The Sandcastle Girls ( CD)
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Over the course of his career, New York Times bestselling novelist Chris Bohjalian has taken readers on a spectacular array of journeys. Midwives brought us to an isolated Vermont farmhouse on an icy winter's night and a home birth gone tragically wrong. The Double Bind perfectly conjured the Roaring Twenties on Long Island?and a young social worker's descent into madness. And Skeletons at the Feast chronicled the last six months of World War Two in Poland and Germany with nail-biting authenticity. As The Washington Post Book World has noted, Bohjalian writes ?the sorts of books people stay awake all night to finish.?
In his fifteenth book, The Sandcastle Girls, he brings us on a very different kind of journey. This spellbinding tale travels between Aleppo, Syria, in 1915 and Bronxville, New York, in 2012?a sweeping historical love story steeped in the author's Armenian heritage, making it his most personal novel to date.
When Elizabeth Endicott arrives in Syria, she has a diploma from Mount Holyoke College, a crash course in nursing, and only the most basic grasp of the Armenian language. The First World War is spreading across Europe, and she has volunteered on behalf of the Boston-based Friends of Armenia to deliver food and medical aid to refugees of the Armenian genocide. There, Elizabeth becomes friendly with Armen, a young Armenian engineer who has already lost his wife and infant daughter. When Armen leaves Aleppo to join the British Army in Egypt, he begins to write Elizabeth letters, and comes to realize that he has fallen in love with the wealthy, young American woman who is so different from the wife he lost.Flash forward to the present, where we meet Laura Petrosian, a novelist living in suburban New York. Although her grandparents' ornate Pelham home was affectionately nicknamed the ?Ottoman Annex,? Laura has never really given her Armenian heritage much thought. But when an old friend calls, claiming to have seen a newspaper photo of Laura's grandmother promoting an exhibit at a Boston museum, Laura embarks on a journey back through her family's history that reveals love, loss?and a wrenching secret that has been buried for generations.A historical love story inspired by the author's Armenian heritage finds early 20th-century nurse Elizabeth Endicott arriving in Syria to help deliver food and medical aid to genocide refugees, a volunteer service during which she exchanges letters with an Armenian engineer and widower. By the best-selling author of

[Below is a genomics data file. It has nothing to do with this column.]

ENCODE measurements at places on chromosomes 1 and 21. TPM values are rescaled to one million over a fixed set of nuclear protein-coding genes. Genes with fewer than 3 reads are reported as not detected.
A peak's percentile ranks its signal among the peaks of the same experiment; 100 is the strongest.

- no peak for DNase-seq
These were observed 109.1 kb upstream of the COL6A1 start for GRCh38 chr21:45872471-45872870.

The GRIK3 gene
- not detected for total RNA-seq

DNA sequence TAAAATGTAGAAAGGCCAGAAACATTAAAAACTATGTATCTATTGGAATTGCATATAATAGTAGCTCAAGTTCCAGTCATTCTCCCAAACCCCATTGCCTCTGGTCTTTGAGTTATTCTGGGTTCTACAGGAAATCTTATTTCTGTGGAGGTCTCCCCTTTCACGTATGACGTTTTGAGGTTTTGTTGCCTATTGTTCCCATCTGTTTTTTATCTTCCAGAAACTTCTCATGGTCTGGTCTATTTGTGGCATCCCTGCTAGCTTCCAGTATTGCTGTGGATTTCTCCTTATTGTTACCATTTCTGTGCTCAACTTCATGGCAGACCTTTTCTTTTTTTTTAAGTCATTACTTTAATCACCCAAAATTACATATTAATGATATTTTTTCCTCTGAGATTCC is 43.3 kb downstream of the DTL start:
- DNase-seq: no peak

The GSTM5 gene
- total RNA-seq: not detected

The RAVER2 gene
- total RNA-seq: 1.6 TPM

Chris Bohjalian is the author of more than a dozen works of literary fiction, many of which have been categorized by critics as "issue novels," because of their focus on such important topics as homelessness, the environment, and the hazards of childbirth. Bohjalian's unusual last name is Armenian; his paternal grandparents were survivors of the genocide perpetrated by the Ottoman government around the time of World War I, and the massacres form the backdrop for his acclaimed 2012 novel, THE SANDCASTLE GIRLS. After graduating from Amherst College in 1982, Bohjalian, who had been discouraged from pursing a writing career by one particularly scornful professor, took a job at a New York City ad agency. In 1986, after a harrowing encounter with an irate cab driver, he and his wife, the photographer Victoria Blewer, decided to move to Vermont. They purchased a century-old clapboard home in the small town of Lincoln, and Bohjalian began writing a Burlington Free Press column, "Idyll Banter," about his new life. (The pieces were published in a book of the same name in 2003.) His first novel, the murder mystery A KILLING IN THE REAL WORLD, was published in 1988. His previously modest readership increased greatly upon the publication of his fifth book, MIDWIVES (1997), which was selected by Oprah Winfrey for her influential book club. Since then, Bohjalian's work has appeared regularly on bestseller lists, and he has won numerous literary honors, including the New England Book Award. MIDWIVES, PAST THE BLEACHERS (1992), and SECRETS OF EDEN (2010) have all been adapted into well-received films. Bohjalian credits his adopted home for much of his success. "Writers can talk with agonizing hubris about finding their voices, but for me, it was in Vermont that I discovered issues, things that matter to me," he told an interviewer. He explained that among his favorite quotes is one by Wendell Berry: "If you don't know where you are, you don't know who you are."
"A gruesome, unforgettable exposition of the still too-little-known facts of the Armenian genocide and its multigenerational consequences." (starred review) 05/15/2012
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